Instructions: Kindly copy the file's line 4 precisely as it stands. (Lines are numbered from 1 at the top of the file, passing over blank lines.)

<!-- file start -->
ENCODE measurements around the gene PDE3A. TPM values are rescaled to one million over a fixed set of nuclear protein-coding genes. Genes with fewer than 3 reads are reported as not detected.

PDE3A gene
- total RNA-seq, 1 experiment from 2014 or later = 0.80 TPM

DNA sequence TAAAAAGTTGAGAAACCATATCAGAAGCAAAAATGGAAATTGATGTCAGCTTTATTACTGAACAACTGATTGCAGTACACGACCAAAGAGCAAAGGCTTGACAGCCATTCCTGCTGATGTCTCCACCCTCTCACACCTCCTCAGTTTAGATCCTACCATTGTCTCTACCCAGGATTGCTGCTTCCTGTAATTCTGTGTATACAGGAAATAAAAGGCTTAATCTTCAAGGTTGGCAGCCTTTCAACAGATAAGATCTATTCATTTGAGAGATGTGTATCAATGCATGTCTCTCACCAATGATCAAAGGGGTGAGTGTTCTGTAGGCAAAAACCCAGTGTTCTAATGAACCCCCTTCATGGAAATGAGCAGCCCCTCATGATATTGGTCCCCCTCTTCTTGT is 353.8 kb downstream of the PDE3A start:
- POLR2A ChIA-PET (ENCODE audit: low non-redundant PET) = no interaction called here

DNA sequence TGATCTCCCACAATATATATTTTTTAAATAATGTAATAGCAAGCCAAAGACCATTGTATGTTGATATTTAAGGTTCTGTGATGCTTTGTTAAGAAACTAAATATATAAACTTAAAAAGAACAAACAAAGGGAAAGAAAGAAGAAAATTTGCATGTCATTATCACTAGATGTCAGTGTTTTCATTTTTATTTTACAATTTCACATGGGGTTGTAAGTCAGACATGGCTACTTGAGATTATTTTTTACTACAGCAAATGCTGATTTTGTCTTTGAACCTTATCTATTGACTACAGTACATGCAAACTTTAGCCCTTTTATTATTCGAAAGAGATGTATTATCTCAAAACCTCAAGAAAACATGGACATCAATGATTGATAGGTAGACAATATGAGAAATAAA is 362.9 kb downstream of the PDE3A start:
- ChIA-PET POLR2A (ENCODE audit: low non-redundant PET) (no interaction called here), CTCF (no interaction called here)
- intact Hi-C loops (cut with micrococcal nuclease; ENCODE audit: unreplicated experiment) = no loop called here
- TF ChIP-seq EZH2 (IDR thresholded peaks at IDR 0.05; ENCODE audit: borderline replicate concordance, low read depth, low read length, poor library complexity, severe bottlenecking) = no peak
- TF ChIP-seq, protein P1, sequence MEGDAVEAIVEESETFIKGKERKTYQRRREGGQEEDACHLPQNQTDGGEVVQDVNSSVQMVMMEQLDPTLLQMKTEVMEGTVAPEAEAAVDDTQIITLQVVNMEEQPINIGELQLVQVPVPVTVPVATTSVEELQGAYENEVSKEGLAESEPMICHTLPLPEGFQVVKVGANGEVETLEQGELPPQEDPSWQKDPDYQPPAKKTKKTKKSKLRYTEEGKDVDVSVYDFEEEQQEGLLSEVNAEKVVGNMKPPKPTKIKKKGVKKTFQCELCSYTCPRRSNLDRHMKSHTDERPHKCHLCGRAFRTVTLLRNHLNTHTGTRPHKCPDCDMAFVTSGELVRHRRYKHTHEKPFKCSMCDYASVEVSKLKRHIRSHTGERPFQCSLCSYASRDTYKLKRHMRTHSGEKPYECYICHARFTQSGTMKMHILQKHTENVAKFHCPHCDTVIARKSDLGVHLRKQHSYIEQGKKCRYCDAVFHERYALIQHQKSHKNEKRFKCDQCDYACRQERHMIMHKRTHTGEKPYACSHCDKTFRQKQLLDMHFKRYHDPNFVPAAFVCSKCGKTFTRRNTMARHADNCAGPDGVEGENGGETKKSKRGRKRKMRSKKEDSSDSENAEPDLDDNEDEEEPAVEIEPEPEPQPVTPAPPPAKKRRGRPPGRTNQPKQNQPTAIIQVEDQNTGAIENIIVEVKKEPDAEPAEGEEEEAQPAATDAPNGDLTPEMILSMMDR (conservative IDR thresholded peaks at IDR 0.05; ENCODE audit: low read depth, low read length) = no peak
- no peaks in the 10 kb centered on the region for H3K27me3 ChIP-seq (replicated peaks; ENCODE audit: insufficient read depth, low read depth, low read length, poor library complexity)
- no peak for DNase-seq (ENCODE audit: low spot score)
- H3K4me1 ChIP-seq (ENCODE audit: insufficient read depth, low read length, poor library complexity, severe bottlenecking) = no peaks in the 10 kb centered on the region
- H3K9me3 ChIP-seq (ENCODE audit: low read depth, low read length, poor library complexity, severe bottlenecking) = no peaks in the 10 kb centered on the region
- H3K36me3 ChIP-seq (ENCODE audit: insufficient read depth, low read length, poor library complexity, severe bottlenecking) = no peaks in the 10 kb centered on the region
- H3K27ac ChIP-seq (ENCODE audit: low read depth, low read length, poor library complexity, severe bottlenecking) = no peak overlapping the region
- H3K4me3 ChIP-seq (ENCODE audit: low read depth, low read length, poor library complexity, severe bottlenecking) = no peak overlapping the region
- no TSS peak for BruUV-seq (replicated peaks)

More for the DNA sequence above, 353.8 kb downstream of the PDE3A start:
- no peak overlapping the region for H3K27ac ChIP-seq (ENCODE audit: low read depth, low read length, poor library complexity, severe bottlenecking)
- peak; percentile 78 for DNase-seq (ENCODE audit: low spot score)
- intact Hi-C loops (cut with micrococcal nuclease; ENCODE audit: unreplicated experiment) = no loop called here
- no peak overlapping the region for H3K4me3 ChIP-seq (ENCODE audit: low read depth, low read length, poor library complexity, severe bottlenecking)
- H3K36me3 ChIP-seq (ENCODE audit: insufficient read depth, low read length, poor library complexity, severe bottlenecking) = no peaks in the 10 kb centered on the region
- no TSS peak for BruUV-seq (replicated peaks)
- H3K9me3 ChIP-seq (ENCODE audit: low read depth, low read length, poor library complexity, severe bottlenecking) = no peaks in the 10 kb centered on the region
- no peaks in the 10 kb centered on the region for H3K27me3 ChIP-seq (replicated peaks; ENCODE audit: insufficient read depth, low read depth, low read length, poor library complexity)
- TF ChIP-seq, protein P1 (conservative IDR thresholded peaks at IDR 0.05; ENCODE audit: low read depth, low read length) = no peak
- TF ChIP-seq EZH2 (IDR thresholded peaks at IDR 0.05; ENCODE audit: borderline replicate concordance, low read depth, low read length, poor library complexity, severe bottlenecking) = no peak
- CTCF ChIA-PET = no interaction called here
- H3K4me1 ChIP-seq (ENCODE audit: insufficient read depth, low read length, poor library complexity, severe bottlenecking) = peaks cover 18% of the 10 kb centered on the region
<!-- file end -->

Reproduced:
DNA sequence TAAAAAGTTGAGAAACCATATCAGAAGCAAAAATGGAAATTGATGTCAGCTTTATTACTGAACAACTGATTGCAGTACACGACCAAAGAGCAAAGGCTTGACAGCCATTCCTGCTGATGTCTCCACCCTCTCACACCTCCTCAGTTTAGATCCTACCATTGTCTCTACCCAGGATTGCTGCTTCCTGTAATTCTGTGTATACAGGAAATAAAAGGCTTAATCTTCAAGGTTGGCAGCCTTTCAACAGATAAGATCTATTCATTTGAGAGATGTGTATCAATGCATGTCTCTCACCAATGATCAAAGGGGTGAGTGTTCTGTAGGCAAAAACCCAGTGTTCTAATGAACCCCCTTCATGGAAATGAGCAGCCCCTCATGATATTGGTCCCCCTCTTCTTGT is 353.8 kb downstream of the PDE3A start: